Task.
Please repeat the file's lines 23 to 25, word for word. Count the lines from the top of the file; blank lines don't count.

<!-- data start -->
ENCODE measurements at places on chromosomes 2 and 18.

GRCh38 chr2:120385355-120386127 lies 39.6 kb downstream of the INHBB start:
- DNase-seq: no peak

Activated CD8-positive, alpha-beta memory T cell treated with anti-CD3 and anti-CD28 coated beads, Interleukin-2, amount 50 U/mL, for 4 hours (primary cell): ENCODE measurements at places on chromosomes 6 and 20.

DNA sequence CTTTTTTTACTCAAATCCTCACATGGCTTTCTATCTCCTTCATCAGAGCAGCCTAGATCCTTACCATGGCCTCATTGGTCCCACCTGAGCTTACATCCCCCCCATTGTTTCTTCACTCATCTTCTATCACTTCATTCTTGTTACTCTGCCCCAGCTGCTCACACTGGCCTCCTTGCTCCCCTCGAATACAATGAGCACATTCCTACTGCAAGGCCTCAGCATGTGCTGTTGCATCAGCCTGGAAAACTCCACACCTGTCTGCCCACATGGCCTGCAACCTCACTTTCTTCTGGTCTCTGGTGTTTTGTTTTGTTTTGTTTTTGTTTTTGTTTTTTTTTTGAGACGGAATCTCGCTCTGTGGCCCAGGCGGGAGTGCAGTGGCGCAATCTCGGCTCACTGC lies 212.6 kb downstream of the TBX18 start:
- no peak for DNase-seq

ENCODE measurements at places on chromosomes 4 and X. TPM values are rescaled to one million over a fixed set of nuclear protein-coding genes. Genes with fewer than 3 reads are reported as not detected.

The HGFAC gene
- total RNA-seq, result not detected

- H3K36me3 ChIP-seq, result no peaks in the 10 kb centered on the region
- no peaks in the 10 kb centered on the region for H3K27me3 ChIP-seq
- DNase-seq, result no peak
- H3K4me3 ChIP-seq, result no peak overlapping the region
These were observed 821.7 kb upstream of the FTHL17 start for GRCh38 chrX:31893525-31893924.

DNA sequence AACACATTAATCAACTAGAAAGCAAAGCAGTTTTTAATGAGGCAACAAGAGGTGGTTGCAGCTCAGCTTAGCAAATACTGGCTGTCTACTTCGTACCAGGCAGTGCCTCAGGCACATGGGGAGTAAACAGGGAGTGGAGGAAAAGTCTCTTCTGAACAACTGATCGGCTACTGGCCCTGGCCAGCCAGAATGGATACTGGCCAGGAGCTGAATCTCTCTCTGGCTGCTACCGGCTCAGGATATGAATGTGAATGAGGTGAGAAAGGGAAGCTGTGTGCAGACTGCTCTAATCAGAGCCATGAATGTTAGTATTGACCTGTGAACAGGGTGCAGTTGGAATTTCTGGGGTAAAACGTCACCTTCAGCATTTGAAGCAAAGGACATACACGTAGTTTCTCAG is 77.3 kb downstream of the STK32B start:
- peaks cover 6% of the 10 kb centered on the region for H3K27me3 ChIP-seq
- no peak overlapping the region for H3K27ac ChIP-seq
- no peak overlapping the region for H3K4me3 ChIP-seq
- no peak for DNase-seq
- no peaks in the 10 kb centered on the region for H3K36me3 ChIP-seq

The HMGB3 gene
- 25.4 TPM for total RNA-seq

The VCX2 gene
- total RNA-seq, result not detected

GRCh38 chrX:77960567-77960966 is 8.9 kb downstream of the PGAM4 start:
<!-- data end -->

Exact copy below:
The VCX2 gene
- total RNA-seq, result not detected

GRCh38 chrX:77960567-77960966 is 8.9 kb downstream of the PGAM4 start: